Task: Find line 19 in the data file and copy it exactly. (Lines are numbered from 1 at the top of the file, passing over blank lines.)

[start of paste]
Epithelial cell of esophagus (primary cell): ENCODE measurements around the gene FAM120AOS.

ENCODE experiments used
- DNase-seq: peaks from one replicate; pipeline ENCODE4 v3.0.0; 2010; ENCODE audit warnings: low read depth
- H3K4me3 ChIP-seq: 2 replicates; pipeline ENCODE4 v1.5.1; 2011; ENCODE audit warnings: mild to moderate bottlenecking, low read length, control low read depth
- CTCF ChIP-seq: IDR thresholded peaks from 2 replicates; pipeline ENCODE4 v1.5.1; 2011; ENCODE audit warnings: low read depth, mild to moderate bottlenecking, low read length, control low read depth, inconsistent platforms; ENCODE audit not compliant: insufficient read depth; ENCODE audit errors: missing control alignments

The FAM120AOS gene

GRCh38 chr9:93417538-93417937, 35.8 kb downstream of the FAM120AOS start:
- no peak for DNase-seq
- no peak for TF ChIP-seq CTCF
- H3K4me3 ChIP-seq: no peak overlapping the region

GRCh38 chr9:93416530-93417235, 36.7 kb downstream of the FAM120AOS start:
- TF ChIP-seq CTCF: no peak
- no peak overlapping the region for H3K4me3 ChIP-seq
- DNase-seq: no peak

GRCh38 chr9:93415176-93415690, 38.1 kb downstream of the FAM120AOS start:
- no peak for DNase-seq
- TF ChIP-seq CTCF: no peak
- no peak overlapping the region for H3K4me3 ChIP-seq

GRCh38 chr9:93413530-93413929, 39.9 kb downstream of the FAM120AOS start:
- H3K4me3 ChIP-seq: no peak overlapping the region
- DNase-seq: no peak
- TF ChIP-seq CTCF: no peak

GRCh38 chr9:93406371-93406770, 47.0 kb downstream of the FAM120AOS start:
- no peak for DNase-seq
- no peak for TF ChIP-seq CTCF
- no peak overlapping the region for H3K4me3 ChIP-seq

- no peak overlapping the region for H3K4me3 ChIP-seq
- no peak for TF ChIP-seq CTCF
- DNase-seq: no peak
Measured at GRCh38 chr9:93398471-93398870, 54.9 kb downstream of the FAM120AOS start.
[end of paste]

GRCh38 chr9:93413530-93413929, 39.9 kb downstream of the FAM120AOS start: